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Bismillah Khan's last wish was unfulfilled
Sharat Pradhan in Varanasi | August 21, 2006 19:26 IST
Shehnai maestro Bismillah Khan might have had a very peaceful end, yet he was unhappy with some things which he shared only with a few.
The 91-year-old musical wizard had the rare distinction of being honoured with every prestigious national award in the country -- the Padma Shree, the Padma Bhushan, the Padma Vibhushan as well as the highest civilian honour, the Bharat Ratna. However, his last wish -- to play at the India Gate in New Delhi -- remained unfulfilled.
"Sadly, the green signal from the Union government came barely 18 hours before he met his end at the local Heritage Hospital in Varanasi," disclosed Syed Javed Ahmed, the maestro's personal secretary.
It was Human Resources Development Minister Arjun Singh who assured him on Sunday morning that he was free to play at the Indian Gate whenever he chose to. Arjun Singh had flown in from New Delhi to call on the hospitalised maestro.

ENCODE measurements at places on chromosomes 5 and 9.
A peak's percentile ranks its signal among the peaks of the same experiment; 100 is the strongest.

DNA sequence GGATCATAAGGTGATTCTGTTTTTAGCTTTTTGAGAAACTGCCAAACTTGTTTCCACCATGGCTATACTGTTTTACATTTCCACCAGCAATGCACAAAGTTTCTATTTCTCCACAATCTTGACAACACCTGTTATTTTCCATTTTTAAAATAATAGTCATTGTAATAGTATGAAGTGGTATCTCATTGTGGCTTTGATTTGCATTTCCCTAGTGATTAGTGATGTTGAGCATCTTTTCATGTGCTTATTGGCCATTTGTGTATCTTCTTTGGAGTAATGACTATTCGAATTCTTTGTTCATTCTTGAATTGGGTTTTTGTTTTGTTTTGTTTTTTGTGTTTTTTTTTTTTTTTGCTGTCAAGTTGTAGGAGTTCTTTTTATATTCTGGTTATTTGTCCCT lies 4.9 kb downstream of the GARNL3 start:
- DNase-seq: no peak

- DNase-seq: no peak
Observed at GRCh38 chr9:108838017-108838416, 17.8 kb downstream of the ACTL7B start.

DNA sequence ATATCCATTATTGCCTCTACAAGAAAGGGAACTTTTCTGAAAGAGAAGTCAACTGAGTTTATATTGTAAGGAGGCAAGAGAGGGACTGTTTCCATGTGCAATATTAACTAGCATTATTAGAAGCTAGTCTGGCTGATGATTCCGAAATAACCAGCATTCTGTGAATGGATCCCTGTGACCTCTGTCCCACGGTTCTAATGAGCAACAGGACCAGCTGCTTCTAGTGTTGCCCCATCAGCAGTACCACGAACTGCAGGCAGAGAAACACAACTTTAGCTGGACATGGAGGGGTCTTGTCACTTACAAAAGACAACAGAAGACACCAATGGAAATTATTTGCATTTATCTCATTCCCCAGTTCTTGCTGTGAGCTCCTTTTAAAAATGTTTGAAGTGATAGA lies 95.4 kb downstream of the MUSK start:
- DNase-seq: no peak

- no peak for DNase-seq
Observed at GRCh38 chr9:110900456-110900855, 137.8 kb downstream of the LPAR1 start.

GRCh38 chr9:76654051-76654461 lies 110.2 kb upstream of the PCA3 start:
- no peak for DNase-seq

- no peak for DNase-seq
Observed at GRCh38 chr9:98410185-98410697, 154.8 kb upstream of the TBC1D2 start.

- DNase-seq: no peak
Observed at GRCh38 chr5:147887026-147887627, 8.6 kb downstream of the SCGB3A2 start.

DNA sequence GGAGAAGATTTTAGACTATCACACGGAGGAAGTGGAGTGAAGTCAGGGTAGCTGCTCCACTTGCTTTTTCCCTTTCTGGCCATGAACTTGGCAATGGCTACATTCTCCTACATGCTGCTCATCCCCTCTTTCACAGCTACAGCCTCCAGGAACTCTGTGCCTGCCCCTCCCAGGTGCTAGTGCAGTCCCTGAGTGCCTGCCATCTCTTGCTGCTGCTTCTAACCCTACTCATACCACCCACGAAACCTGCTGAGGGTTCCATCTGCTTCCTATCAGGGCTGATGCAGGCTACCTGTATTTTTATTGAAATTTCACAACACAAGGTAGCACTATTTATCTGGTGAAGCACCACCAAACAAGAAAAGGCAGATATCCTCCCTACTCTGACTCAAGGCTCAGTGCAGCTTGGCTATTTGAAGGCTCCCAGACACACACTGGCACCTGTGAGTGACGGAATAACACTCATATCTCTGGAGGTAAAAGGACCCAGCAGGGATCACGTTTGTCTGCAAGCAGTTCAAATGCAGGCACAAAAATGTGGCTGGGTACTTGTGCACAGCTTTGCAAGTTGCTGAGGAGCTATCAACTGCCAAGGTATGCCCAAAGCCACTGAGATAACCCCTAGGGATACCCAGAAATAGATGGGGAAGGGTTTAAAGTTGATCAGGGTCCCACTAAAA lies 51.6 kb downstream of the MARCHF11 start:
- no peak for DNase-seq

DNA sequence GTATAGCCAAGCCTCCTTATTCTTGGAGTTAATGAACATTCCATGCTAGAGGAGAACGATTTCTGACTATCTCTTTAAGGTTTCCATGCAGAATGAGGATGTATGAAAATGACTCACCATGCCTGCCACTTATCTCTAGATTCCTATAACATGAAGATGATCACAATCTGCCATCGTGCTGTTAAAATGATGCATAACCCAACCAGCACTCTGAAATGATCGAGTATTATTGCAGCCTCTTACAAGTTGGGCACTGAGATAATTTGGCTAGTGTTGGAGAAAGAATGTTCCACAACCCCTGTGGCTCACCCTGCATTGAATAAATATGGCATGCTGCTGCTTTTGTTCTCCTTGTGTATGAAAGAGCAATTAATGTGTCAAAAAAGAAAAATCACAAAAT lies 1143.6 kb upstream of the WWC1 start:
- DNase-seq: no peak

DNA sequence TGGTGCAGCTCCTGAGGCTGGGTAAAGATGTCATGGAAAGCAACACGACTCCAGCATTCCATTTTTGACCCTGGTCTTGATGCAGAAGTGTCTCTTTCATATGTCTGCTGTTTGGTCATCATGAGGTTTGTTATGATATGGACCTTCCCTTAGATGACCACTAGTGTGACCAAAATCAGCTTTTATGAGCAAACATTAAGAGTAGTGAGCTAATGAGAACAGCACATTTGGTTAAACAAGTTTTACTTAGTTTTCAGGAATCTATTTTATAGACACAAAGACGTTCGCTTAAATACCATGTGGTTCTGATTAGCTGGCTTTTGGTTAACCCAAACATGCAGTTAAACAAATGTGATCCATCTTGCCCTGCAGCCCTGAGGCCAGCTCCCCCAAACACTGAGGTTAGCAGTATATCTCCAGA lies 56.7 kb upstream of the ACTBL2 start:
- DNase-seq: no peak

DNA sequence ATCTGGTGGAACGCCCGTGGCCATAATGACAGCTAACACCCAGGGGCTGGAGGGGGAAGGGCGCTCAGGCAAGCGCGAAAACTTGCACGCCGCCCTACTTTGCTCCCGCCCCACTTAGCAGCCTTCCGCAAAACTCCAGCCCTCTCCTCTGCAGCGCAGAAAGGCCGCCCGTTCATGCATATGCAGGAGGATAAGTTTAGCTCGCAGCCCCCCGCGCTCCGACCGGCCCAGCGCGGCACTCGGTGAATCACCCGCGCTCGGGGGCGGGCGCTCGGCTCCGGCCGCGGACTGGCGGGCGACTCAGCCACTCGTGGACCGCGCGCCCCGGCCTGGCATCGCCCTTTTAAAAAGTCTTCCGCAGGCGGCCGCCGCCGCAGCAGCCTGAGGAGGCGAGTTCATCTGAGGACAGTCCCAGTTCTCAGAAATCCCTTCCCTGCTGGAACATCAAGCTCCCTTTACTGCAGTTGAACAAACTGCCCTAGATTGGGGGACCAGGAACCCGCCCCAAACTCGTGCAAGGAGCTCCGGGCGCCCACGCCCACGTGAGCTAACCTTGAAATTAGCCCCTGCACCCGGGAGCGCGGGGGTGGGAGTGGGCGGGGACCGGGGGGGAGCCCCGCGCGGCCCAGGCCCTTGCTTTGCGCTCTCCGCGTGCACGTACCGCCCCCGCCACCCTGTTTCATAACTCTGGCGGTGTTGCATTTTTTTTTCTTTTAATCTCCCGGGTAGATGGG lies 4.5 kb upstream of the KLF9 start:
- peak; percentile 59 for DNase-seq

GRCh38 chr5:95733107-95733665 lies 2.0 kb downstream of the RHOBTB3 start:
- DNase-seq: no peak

Even though was semi�conscious, he made it a point to vent his cherished desire to Singh. "The HRD minister promptly told him that India Gate would be thrown open for his performance whenever he desired," Ahmed told rediff.com.
Yet another anguish that continued to haunt him was the indifference of successive governments to his request for allotment of a LPG agency. Bismillah Khan had in the past urged not only then prime minister Atal Behari Vajpayee but also then President K R Narayanan to get him a gas distributorship -- that could serve as a source of livelihood for his large joint family. He was surviving on the meagre royalty received from His Masters Voice, one of India's leading music companies.
Ahmed recalls how Bismillah Khan would often say, "Isn't it ironical that a gas agency can be released to any Tom, Dick or Harry on one recommendation from a Member of Parliament or even a legislator; but a similar request from an artist like me for none other than my own grandson carries no value."
The maestro, to whom music was so divine that he regarded it as another form of 'ibaadat' (prayer), was also sore with HMV. "For the past few years, HMV has been really lax about payment of my royalty," he had complained in an interview to this scribe sometime ago.
"I am old and in no position to run after them. My sons and grandsons have been running from pillar to post, but HMV management have shown utter disregard and indifference," moaned the master musician.